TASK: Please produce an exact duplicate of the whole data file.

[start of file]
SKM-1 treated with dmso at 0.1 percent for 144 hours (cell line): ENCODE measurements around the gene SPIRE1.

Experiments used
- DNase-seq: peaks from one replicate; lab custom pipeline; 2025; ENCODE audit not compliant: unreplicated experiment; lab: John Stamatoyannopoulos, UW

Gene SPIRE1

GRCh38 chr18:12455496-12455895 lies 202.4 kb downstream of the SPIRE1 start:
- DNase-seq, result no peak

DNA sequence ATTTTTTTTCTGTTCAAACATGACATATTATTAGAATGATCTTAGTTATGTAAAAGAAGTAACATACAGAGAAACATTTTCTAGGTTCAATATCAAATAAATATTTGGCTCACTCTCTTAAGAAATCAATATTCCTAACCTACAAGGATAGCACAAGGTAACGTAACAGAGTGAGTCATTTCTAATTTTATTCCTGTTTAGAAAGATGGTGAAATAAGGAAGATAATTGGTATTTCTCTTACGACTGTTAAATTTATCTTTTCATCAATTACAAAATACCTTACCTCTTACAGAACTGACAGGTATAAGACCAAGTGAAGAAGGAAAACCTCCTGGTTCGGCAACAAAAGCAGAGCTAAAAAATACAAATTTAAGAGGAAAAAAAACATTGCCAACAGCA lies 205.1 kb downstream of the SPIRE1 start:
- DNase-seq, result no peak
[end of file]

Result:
SKM-1 treated with dmso at 0.1 percent for 144 hours (cell line): ENCODE measurements around the gene SPIRE1.

Experiments used
- DNase-seq: peaks from one replicate; lab custom pipeline; 2025; ENCODE audit not compliant: unreplicated experiment; lab: John Stamatoyannopoulos, UW

Gene SPIRE1

GRCh38 chr18:12455496-12455895 lies 202.4 kb downstream of the SPIRE1 start:
- DNase-seq, result no peak

DNA sequence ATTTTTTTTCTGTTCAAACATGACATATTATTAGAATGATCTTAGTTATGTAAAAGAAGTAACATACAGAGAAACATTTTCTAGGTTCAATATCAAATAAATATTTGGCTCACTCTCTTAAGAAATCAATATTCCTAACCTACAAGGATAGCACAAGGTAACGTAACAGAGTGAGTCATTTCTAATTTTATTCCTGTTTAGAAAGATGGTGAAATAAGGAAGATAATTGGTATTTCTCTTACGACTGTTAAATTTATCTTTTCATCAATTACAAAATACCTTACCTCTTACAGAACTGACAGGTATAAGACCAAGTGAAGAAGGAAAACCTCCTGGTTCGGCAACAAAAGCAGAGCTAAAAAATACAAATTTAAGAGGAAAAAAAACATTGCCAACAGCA lies 205.1 kb downstream of the SPIRE1 start:
- DNase-seq, result no peak